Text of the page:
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‘Change begins now,’ Starmer pledges in victory speech

Sunak concedes

Source: BBC News

Labour leader Keir Starmer has promised national renewal as he claimed a thumping victory in Britain’s general election.

“We voted for it and now it has arrived too. Change begins now,” Starmer told hundreds of jubilant supporters early on Friday morning (local time).

“A changed Labour Party is ready to serve our country, ready to restore Britain to the service of working people. And across our country, people will be waking up to the news, relieved that a weight has been lifted, a burden finally removed from the shoulders of this great nation.

“Now, we can look forward, walk into the morning. The sunlight of hope, pale at first, will get stronger through the day, shining once again on a country with the opportunity after 14 years to get its future back.”

Starmer said he was aware that the mandate delivered by the landslide win also brought great responsibility. He pledged national renewal and a return of “politics to public service”.

“Make no mistake, that is the great test of politics in this era – a fight for trust is the battle that defines our age,” he said.

“It is why we campaigned so hard on demonstrating that we are fit for public service. Service is the precondition for hope, respect the bond that can unite a country. Together, the values of this changed
Labour Party are the guiding principle for a new country. Country first, party second.”

Outgoing PM Rishi Sunak is expected to head to Buckingham Palace within hours to resign. Starmer will visit the King shortly after that.

“Our task is nothing less than renewing the ideas that hold this country together: National renewal,” Starmer told his supporters.

Earlier, a sombre Sunak conceded defeat after being declared a comfortable victor in his own seat in North Yorkshire.

“The Labour Party has won this general election and I have called Sir Keir Starmer to congratulate him,” he said in a brief speech.

“Today, power will change hands in a peaceful and orderly manner, with goodwill on all sides.”

British media is reporting Sunak will resign as Tory leader later on Friday.

With many results still to be announced from Thursday’s vote, Labour has already won more than 326 of the 650 seats in parliament. An exit poll suggests it will capture about 410.

On a humiliating night for Sunak, the Conservatives were predicted to suffer the worst performance in the party’s long history with voters punishing them for a cost of living crisis, failing public services, and a series of scandals.

Shadow education secretary Bridget Phillipson held Houghton and Sunderland South for Labour in the first confirmed result of the night.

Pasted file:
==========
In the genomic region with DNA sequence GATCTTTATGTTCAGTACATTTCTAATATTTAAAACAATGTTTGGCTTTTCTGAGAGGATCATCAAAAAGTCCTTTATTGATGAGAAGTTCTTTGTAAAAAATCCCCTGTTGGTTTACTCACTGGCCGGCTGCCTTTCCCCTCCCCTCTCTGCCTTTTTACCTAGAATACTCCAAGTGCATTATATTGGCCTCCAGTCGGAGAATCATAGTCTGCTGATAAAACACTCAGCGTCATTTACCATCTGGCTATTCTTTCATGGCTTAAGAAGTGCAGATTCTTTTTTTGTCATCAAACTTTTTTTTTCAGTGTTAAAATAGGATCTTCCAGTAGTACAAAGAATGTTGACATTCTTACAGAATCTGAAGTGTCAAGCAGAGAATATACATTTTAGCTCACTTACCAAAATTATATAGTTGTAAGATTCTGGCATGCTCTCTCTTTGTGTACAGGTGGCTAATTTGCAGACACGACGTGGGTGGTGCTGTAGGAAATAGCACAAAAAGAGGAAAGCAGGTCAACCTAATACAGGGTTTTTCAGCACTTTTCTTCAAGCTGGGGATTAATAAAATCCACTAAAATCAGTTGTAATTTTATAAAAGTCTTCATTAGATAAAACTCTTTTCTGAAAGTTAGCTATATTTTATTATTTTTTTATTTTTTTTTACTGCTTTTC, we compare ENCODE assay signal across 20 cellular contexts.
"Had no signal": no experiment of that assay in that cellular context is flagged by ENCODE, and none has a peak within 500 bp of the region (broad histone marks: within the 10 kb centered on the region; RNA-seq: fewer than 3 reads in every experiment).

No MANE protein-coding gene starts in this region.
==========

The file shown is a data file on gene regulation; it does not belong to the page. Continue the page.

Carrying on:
“After 14 years the British people have chosen change,” Phillipson said.

“They have chosen Labour and they have chosen the leadership of Keir Starmer. Today our country with its proud history has chosen a brighter future.”

The Tories are expected to be reduced to about 130 seats, while the Liberal Democrats are forecast to win 61, Nigel Farage’s Reform UK on 13 and the Green Party two.

In Scotland, the SNP is expected to secure 10 seats with Plaid Cymru in Wales on four.

The result means a Labour PM in 10 Downing Street for the first time since 2010 and the Conservatives facing a fight for the future direction of the party.

Former justice secretary Sir Robert Buckland was the first high-profile Tory casualty, losing to Labour in Swindon South. He warned that a lurch to the right after the election would be “disastrous” for the Tories and took aim at “ill-discipline” within the party.

He was followed by Penny Mordaunt, a former leader of the House of Commons and once touted as a future Conservative leader, and former prime minister Liz Truss.

Farage triumphant

Source: X

Former Cabinet minister Sir Jacob Rees-Mogg said it was “clearly a terrible night”, suggesting voters had been put off by the revolving door in No 10, with Boris Johnson replaced first by Liz Truss and then by Sunak.

“Voters expect the prime minister they have chosen to remain the prime minister and for it to be the voters who decide when that person is changed,” Rees-Mogg told the BBC.

After 14 years in power, it was always going to be a difficult election for the Conservatives. But the sometimes shambolic campaign – triggered at a time of Sunak’s choosing – has contributed to the party’s likely defeat.

From the rain-drenched speech announcing the surprise July 4 poll, through to the D-Day debacle as he left Normandy early to record a TV interview, Sunak struggled to convince the electorate he was the right man to lead the country.

He was not helped by the scandal of Tory candidates and officials allegedly heading to the bookies armed with inside knowledge of the date.

-with AAP

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